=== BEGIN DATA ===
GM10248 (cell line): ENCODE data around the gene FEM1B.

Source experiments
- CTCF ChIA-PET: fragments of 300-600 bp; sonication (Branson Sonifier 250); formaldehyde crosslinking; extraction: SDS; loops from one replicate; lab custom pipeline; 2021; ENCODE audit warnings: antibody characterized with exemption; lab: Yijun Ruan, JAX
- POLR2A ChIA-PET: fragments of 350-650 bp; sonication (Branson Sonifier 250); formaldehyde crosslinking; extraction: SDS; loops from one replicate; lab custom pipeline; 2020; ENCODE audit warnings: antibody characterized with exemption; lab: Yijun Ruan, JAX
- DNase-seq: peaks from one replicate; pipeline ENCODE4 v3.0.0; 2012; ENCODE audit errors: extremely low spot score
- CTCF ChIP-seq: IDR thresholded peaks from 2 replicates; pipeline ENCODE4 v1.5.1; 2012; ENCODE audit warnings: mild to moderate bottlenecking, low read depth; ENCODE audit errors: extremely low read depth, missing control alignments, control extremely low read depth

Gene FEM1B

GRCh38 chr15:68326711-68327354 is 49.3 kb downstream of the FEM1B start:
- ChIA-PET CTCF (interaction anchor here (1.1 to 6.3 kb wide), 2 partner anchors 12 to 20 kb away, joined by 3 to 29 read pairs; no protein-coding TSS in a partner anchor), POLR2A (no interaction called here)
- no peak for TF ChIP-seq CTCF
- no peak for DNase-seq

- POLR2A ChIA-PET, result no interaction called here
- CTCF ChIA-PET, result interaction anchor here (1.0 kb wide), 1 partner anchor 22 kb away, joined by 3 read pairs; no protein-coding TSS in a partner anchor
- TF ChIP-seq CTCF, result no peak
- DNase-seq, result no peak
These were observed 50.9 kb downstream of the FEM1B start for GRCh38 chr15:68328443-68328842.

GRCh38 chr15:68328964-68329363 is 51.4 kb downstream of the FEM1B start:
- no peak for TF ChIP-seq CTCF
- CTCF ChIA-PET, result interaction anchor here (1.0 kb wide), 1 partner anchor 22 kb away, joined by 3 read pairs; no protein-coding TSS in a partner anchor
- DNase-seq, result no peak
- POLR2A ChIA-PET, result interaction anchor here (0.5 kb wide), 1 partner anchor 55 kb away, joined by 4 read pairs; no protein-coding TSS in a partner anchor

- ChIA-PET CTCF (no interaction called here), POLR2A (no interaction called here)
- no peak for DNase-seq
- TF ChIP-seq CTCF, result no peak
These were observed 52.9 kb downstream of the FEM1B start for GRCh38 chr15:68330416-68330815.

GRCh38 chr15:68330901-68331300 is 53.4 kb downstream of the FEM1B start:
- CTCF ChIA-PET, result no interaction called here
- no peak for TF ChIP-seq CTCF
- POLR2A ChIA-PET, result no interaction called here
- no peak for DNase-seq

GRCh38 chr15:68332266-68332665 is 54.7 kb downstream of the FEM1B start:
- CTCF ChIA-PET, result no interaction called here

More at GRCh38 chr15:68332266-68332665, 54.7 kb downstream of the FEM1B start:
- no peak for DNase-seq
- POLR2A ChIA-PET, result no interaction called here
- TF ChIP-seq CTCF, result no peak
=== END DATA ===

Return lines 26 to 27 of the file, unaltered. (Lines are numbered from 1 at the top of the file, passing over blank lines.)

GRCh38 chr15:68330901-68331300 is 53.4 kb downstream of the FEM1B start:
- CTCF ChIA-PET, result no interaction called here